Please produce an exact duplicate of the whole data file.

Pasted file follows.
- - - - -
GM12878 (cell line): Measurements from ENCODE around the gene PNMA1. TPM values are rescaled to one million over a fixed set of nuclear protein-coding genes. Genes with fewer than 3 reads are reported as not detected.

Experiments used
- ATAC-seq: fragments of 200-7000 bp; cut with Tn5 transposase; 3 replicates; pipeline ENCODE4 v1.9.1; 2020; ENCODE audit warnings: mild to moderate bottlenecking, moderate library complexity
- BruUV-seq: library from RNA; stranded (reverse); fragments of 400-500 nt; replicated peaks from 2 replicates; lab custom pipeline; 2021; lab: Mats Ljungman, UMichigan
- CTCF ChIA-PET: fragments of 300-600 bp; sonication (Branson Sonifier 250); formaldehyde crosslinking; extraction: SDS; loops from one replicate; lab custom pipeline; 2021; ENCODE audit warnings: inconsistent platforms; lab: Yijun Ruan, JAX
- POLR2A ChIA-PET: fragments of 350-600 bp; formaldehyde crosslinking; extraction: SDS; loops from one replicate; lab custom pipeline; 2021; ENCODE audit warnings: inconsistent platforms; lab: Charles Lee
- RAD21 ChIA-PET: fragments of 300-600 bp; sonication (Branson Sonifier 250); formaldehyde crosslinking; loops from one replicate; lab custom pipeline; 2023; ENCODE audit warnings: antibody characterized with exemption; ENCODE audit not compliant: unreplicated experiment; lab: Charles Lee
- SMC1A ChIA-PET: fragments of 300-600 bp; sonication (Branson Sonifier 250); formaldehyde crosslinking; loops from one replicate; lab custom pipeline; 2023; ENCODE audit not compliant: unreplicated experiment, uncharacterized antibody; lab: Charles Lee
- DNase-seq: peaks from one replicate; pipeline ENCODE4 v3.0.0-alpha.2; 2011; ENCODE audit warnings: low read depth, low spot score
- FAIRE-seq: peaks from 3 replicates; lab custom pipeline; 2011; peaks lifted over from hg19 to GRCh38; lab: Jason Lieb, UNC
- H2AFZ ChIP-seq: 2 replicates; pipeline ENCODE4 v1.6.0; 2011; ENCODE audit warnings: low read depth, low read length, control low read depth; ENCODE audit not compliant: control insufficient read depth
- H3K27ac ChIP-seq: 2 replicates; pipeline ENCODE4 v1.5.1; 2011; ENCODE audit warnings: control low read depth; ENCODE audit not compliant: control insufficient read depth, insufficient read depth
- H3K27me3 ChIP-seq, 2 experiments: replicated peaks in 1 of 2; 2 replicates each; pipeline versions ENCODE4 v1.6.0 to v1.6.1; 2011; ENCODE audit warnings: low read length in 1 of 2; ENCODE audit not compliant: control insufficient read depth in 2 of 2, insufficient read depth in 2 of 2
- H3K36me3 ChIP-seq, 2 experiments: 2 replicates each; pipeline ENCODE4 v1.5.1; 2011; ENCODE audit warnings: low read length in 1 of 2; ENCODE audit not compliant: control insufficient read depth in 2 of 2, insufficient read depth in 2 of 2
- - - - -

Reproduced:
GM12878 (cell line): Measurements from ENCODE around the gene PNMA1. TPM values are rescaled to one million over a fixed set of nuclear protein-coding genes. Genes with fewer than 3 reads are reported as not detected.

Experiments used
- ATAC-seq: fragments of 200-7000 bp; cut with Tn5 transposase; 3 replicates; pipeline ENCODE4 v1.9.1; 2020; ENCODE audit warnings: mild to moderate bottlenecking, moderate library complexity
- BruUV-seq: library from RNA; stranded (reverse); fragments of 400-500 nt; replicated peaks from 2 replicates; lab custom pipeline; 2021; lab: Mats Ljungman, UMichigan
- CTCF ChIA-PET: fragments of 300-600 bp; sonication (Branson Sonifier 250); formaldehyde crosslinking; extraction: SDS; loops from one replicate; lab custom pipeline; 2021; ENCODE audit warnings: inconsistent platforms; lab: Yijun Ruan, JAX
- POLR2A ChIA-PET: fragments of 350-600 bp; formaldehyde crosslinking; extraction: SDS; loops from one replicate; lab custom pipeline; 2021; ENCODE audit warnings: inconsistent platforms; lab: Charles Lee
- RAD21 ChIA-PET: fragments of 300-600 bp; sonication (Branson Sonifier 250); formaldehyde crosslinking; loops from one replicate; lab custom pipeline; 2023; ENCODE audit warnings: antibody characterized with exemption; ENCODE audit not compliant: unreplicated experiment; lab: Charles Lee
- SMC1A ChIA-PET: fragments of 300-600 bp; sonication (Branson Sonifier 250); formaldehyde crosslinking; loops from one replicate; lab custom pipeline; 2023; ENCODE audit not compliant: unreplicated experiment, uncharacterized antibody; lab: Charles Lee
- DNase-seq: peaks from one replicate; pipeline ENCODE4 v3.0.0-alpha.2; 2011; ENCODE audit warnings: low read depth, low spot score
- FAIRE-seq: peaks from 3 replicates; lab custom pipeline; 2011; peaks lifted over from hg19 to GRCh38; lab: Jason Lieb, UNC
- H2AFZ ChIP-seq: 2 replicates; pipeline ENCODE4 v1.6.0; 2011; ENCODE audit warnings: low read depth, low read length, control low read depth; ENCODE audit not compliant: control insufficient read depth
- H3K27ac ChIP-seq: 2 replicates; pipeline ENCODE4 v1.5.1; 2011; ENCODE audit warnings: control low read depth; ENCODE audit not compliant: control insufficient read depth, insufficient read depth
- H3K27me3 ChIP-seq, 2 experiments: replicated peaks in 1 of 2; 2 replicates each; pipeline versions ENCODE4 v1.6.0 to v1.6.1; 2011; ENCODE audit warnings: low read length in 1 of 2; ENCODE audit not compliant: control insufficient read depth in 2 of 2, insufficient read depth in 2 of 2
- H3K36me3 ChIP-seq, 2 experiments: 2 replicates each; pipeline ENCODE4 v1.5.1; 2011; ENCODE audit warnings: low read length in 1 of 2; ENCODE audit not compliant: control insufficient read depth in 2 of 2, insufficient read depth in 2 of 2